The Cost of Being “Insufficiently Suspicious”

CVS Pharmacy was recently fined $75,000,000.00 for making a major contribution to “the illicit methamphetamine trade.” According to Reason Magazine, $75 Million is now the largest civil penalty ever assessed for a violation of the controlled substance act. However, CVS did not agree to pay the penalty because they ignored a pharmacist’s decision to smuggle drugs, or because company trucks transported meth, rather the DEA said the company was “insufficiently suspicious” of customers buying cold and allergy medications with ingredients used to make meth.
This lawsuit establishes a new legal order in which the government forces private companies to be the police and then fines them for not doing a good enough job. Even if CVS customers were buying these medicines too frequently and using drug trade slang in the drugstore, does that mean that CVS has an obligation to detect lawbreakers? This is really just another version of a classic Samaritan’s dilemma.
Imagine a man, Bob, ambitiously jumps into a pool. Shortly after hitting the water, Bob realizes he cannot swim, and begins to drown. A by-stander, Billy, walks by the pool and notices the drowning man. Does Billy have an obligation to save Bob? If the question is, does Billy have a moral obligation, most of us say yes. If Billy cannot swim, then we say he just has an obligation to throw a life preserver into the pool, yell for help, or do some other low cost action to save a fellow man. But what if he doesn’t? What is his legal obligation?
In most States a by-stander has a legal obligation in only two situations. 1- When there is a “Special relationship” between the two parties. For example, parents are legally obligated to rescue their minor children, and policemen, along with other emergency workers, have a general duty to rescue the public while on the job. The only other time a by-stander has the legal obligation to rescue a person is when the by-stander himself has created a hazardous situation causing the other party to fall into peril.
Clearly, Billy does not have a legal obligation to save Bob, but most would say that the low cost to Billy of throwing a life-preserver or calling for help means that his moral obligation remains. Why would our legal standards differ from our moral ones? Well, the burden of proof needed to hold a by-stander to such a standard would be quite high, and thus difficult to establish in court. A judge would need to know whether the costs to the Samaritan were low enough to create an obligation, so the prosecution would need to prove that Billy had a clear opportunity to save Bob, and that Billy knowingly chose not to. Additionally, the judge would need to know that the risks (costs) involved in saving Bob were minimal, since we cannot require by-standers to lay down their lives every time they encounter a stranger in need.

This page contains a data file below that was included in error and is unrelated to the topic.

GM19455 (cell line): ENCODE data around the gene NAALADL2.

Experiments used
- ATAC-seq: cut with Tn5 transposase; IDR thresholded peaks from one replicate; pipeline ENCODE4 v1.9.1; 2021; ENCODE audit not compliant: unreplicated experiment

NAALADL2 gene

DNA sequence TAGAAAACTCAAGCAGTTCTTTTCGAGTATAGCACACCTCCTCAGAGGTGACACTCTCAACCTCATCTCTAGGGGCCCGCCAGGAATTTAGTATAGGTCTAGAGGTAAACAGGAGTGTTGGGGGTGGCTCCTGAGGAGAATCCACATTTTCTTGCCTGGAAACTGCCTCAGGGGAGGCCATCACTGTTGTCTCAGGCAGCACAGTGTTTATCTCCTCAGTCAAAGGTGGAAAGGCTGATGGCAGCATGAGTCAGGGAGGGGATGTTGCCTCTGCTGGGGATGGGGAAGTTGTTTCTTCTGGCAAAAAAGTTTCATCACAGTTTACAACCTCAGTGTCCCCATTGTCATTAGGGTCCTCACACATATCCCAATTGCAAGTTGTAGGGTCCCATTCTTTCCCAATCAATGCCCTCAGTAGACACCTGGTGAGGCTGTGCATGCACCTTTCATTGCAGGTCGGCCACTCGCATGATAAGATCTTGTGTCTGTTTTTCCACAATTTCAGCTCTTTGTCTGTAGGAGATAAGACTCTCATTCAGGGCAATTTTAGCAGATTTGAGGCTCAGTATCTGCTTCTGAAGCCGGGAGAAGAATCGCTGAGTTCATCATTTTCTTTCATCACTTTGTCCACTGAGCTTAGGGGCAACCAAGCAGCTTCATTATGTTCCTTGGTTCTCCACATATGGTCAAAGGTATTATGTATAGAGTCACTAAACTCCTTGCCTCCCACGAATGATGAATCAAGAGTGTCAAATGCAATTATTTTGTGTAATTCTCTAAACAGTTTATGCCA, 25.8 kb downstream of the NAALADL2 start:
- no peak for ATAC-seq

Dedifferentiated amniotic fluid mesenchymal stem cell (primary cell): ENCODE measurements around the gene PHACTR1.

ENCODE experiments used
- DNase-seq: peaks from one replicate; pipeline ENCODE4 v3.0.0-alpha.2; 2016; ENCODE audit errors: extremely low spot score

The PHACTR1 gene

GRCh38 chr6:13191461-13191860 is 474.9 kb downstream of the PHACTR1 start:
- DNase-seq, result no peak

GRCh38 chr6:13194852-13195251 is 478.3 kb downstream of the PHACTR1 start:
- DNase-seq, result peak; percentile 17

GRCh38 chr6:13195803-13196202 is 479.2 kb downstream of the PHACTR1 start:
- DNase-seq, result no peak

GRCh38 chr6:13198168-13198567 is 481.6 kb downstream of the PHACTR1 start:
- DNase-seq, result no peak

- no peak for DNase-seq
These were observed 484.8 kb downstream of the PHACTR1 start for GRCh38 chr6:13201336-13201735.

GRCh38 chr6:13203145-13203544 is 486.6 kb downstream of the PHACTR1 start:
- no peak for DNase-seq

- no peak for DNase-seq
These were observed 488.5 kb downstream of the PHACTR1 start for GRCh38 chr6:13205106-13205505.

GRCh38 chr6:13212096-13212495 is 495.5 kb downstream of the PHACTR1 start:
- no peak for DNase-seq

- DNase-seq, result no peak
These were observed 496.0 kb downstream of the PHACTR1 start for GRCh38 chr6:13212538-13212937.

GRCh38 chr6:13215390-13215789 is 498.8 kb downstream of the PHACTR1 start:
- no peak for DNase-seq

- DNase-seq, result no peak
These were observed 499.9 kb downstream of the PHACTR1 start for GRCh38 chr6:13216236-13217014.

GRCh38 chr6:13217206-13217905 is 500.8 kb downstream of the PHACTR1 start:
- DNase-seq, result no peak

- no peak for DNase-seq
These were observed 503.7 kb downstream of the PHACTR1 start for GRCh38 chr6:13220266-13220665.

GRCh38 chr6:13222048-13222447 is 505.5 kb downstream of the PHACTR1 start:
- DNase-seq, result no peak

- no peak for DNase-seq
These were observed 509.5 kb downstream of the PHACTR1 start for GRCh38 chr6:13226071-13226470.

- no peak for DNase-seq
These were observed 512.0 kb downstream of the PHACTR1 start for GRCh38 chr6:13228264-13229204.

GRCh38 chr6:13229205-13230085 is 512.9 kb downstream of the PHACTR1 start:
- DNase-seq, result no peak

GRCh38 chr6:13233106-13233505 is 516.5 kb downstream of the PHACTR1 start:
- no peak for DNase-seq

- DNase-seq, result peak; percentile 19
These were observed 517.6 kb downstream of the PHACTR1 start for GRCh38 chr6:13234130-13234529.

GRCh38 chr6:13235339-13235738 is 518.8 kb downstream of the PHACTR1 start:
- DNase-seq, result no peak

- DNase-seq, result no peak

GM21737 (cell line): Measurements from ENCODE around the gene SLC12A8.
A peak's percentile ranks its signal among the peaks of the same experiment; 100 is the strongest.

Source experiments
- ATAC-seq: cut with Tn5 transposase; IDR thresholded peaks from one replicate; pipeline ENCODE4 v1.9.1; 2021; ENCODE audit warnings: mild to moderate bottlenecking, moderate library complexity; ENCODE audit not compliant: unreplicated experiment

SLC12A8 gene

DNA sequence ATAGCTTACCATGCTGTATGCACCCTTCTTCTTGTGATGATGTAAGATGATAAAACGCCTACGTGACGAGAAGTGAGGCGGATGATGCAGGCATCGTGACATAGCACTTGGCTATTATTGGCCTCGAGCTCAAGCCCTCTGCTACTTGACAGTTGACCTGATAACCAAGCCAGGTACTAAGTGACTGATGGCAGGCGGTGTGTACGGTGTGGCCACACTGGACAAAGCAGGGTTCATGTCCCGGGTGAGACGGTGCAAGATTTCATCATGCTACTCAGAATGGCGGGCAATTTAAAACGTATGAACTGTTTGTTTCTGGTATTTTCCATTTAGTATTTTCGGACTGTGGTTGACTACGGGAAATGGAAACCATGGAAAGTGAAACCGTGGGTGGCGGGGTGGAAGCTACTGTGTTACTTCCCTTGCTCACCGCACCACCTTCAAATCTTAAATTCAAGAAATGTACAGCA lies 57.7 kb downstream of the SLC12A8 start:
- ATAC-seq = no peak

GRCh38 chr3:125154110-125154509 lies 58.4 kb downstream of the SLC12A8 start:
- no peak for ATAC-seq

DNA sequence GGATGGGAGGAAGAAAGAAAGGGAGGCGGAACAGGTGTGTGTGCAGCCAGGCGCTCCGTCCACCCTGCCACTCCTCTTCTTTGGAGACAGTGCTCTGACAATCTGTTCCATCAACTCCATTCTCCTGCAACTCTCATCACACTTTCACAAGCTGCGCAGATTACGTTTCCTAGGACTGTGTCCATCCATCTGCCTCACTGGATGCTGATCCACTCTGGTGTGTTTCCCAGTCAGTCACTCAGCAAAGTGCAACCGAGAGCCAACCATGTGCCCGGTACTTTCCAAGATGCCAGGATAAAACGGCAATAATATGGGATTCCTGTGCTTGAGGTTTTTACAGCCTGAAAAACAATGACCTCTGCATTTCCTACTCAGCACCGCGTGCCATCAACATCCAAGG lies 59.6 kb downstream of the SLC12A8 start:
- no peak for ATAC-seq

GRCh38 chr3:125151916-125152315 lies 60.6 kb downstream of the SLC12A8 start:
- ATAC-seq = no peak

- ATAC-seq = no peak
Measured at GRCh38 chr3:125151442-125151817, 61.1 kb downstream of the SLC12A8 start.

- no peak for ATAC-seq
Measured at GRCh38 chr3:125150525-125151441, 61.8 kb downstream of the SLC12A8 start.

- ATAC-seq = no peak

CVS is the by stander and society is drowning in methamphetamine abuse. CVS did not create this situation and it has no special relationship to the rest of society. So why does it have a legal obligation to try and stop it?
Any justification for this prosecution must rest on the judgment that the costs faced by CVS to stop the practice of using over the counter medication in the production of meth are significantly, and predictably, less than the benefits gained. The effects of methamphetamine are truly disastrous to users, their families, and their communities, so it seems trivial to ask if CVS should try to suppress the sale of meth ingredients to known drug dealers. But a second look reveals that the costs are potentially very high and the benefits non-existent.
CVS will probably create a training program educating all employees about “drug slang.” Additionally, it is reasonable to predict that CVS will develop an even more extensive and burdensome regulatory procedure for buying over the counter drugs commonly used to make meth. Pretty soon you could be filling out at 14 page form for routine cold medicine.
Of course, once a CVS employee refused to sell Sudafed to a customer who did not plan to use it to make meth, the company faces potential liability and discrimination law suits. This means that CVS will very rarely refuse to sell the drug and only under certain conditions that are well publicized to the consumer, giving drug dealers a clearly defined set of rules that are easy to follow. Since drug dealers are not stupid, the only result will be longer lines and angry sick people with no reduction in the purchase of OTC medication for use in meth production.
While the purpose of this new precedent is clearly to give the people with the most opportunity, sales clerks, an incentive to stop drug production, the result is an unfair and ineffective burden on an innocent by-stander; actually all of us innocent by-standers that are CVS customers. Ultimately, legitimate CVS customers will be the ones that drown in the pool while CVS is forced to save the man who chose to jump in. Meanwhile those in the meth business will keep buying over the counter drugs, just without using drug slang.

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